The Latest on Linda Ronstadt's Battle With Parkinson's Disease

  • Oops!
    Something went wrong.
    Please try again later.
·Writer
In this article:
  • Oops!
    Something went wrong.
    Please try again later.
image

Parkinson’s disease continues to take its toll on Linda Ronstadt. The legendary voice behind such ’70s hits as “When Will I Be Loved” and “Blue Bayou” can no longer sing; and, in a recent interview, she revealed she’s also having problems accomplishing everyday tasks.

"It’s hard to wash my hair, brush my teeth, and put my clothes on. It’s hard to get up and out of a chair," she told CBS San Francisco last week. When she does attempt to sing, Ronstadt can no longer find the classic voice loved by millions of listeners around the world. “I can’t get to the note,” she says. “I can’t make any quality sound. I can’t arrange pitch. It sounds like shouting.”

Still, the 68-year-old singer, who lives near the beach in San Francisco, hasn’t completely given in to the disease and is trying to remain as active as possible. “I’m still getting around, but it’s getting harder and harder,” she says. “I walk around the neighborhood a little bit. Only a couple blocks now. I used to walk down to the beach, but I don’t do that anymore.”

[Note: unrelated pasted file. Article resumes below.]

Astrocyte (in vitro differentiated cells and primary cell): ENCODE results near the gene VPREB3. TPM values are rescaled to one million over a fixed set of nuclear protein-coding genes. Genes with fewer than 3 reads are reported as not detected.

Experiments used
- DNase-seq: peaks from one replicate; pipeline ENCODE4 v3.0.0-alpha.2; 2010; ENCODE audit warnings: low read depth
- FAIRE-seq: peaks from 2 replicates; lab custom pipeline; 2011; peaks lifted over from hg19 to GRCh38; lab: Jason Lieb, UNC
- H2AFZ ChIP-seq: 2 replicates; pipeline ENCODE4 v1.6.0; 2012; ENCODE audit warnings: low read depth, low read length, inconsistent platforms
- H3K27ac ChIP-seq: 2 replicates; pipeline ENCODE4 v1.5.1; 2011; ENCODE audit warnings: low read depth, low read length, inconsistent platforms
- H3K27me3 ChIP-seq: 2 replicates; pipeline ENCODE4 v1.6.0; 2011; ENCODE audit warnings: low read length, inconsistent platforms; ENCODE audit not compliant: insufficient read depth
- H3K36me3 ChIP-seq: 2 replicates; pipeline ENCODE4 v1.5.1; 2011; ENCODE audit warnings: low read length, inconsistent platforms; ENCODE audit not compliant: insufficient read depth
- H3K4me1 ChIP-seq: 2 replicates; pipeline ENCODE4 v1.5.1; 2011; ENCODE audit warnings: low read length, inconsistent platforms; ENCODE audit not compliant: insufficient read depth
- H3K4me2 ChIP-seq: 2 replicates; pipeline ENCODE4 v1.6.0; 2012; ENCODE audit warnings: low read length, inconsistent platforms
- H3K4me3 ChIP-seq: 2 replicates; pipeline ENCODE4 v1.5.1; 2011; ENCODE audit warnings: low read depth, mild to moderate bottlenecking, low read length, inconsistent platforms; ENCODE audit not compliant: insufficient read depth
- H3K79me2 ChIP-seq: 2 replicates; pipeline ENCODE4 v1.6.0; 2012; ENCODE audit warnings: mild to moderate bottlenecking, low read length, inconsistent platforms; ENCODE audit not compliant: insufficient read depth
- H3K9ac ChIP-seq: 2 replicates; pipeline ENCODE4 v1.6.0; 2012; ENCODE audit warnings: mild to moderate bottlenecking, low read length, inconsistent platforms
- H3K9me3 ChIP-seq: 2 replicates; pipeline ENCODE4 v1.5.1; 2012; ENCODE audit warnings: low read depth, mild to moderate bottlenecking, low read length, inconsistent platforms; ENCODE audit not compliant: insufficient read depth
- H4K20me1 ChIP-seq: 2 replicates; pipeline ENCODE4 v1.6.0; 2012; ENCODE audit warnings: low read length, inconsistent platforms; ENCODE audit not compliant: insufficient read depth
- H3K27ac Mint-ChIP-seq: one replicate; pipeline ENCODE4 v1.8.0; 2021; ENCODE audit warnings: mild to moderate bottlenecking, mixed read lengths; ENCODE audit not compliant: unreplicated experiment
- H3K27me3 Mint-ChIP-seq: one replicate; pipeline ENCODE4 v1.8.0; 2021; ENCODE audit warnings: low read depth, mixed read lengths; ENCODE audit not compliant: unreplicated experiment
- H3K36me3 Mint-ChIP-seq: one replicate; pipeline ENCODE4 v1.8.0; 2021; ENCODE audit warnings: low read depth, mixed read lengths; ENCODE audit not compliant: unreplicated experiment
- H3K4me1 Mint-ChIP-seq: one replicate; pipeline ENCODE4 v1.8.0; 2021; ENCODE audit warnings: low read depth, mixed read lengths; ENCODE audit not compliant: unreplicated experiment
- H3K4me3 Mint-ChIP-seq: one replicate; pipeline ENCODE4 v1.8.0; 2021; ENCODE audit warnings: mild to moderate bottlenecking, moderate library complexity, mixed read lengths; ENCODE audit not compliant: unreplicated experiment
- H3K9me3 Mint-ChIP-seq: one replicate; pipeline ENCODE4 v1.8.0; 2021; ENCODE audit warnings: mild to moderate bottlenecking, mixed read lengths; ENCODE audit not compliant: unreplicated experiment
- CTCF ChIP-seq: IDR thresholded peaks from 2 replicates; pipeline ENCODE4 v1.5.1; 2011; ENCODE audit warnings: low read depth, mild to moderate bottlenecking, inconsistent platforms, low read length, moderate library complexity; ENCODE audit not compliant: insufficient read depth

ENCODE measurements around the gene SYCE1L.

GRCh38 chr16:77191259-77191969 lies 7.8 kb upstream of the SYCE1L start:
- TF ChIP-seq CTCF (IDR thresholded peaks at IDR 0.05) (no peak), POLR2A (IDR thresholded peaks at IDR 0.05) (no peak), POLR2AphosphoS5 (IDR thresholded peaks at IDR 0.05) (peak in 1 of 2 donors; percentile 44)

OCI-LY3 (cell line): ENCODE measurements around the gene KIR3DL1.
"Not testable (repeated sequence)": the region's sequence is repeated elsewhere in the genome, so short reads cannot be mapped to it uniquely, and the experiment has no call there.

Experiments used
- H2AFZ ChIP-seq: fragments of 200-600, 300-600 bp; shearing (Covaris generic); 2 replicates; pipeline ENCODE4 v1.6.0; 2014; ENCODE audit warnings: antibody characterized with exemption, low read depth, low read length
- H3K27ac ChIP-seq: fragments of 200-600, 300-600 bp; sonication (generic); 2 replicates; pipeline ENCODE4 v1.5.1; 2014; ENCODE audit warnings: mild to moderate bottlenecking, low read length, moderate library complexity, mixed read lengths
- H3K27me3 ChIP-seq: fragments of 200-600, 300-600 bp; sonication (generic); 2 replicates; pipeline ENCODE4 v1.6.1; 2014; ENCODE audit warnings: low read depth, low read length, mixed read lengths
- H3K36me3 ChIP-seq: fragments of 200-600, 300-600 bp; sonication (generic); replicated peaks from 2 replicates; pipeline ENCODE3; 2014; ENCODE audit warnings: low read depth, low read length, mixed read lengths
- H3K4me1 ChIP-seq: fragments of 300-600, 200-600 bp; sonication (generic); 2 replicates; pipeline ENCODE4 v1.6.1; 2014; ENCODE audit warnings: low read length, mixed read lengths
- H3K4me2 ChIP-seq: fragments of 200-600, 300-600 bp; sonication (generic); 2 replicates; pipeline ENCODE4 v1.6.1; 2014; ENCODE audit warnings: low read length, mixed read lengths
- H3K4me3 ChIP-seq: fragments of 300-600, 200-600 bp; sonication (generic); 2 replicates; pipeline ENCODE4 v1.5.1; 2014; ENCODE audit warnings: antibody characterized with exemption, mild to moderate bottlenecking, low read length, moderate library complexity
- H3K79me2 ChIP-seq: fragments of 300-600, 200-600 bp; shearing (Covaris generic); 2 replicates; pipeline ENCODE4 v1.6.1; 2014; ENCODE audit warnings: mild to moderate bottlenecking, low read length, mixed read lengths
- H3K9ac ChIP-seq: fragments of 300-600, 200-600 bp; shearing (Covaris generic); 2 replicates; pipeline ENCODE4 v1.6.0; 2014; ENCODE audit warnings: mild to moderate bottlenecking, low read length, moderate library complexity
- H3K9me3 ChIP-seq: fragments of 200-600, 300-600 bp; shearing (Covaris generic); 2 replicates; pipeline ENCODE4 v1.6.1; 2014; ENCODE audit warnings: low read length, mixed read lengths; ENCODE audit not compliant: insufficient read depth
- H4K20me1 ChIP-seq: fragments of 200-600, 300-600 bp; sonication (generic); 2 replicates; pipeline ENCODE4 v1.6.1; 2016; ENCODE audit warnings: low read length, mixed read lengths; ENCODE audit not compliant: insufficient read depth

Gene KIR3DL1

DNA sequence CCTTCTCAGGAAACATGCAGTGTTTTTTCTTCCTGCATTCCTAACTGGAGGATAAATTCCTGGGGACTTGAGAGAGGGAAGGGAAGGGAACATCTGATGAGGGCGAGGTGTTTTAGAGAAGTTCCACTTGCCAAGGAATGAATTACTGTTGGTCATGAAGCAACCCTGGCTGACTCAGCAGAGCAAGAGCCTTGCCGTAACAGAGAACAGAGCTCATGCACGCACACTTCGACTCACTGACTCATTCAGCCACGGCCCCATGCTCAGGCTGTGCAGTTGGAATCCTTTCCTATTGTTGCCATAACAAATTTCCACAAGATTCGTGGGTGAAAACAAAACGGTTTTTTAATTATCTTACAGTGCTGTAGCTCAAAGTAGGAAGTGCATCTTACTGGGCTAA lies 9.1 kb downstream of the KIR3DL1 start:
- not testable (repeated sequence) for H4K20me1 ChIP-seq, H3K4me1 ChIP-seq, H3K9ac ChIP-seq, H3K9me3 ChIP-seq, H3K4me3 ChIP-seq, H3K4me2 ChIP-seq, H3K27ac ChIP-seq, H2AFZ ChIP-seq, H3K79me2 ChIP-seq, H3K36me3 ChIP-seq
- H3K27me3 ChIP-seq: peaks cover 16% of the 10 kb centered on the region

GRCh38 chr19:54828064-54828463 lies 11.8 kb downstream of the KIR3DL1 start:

She acknowledges that her “life is very different. That’s all there is to it,” but seems to have maintained a sense of humor about her fate. “When I start to feel story for myself I just say, ‘Well, I’ve had a long turn at the trough.’”

As for her future? “Well, long-term prognosis is death, I guess. Something’s going to kill you eventually,” she says with a laugh. “It takes a long time [for Parkinson’s] to kill you. Something else will probably get you first … I don’t think about it. I think about what’s going to happen today because I just figure, I don’t have a crystal ball.”

Aside from her incredible career as a recording artist — sales of more than 100 million albums as a singer of rock, pop, Mariachi, and traditional standards — Ronstadt also gained notoriety for some of her famous boyfriends, including California Gov. Jerry Brown. “It was great fun,” she says. “We had a great time and he’s doing such a great job now as governor. We’re still friends.”

Although Ronstadt was unable to make her induction to the Rock and Roll Hall of Fame back in April, she did make it to the White House in July to receive a Presidential Medal of Arts from President Obama. As he was putting the medal around her neck, Obama whispered to her how he had a crush on her when he was a kid. The president is not alone.

Ronstadt’s scheduled to discuss “Living with Parkinson’s disease as part of Denver’s "Unique Lives" lecture series on April 13. Other speakers at the series include Valerie Harper and Orange Is the New Black writer Piper Kerman.

Follow Craig Rosen on Twitter.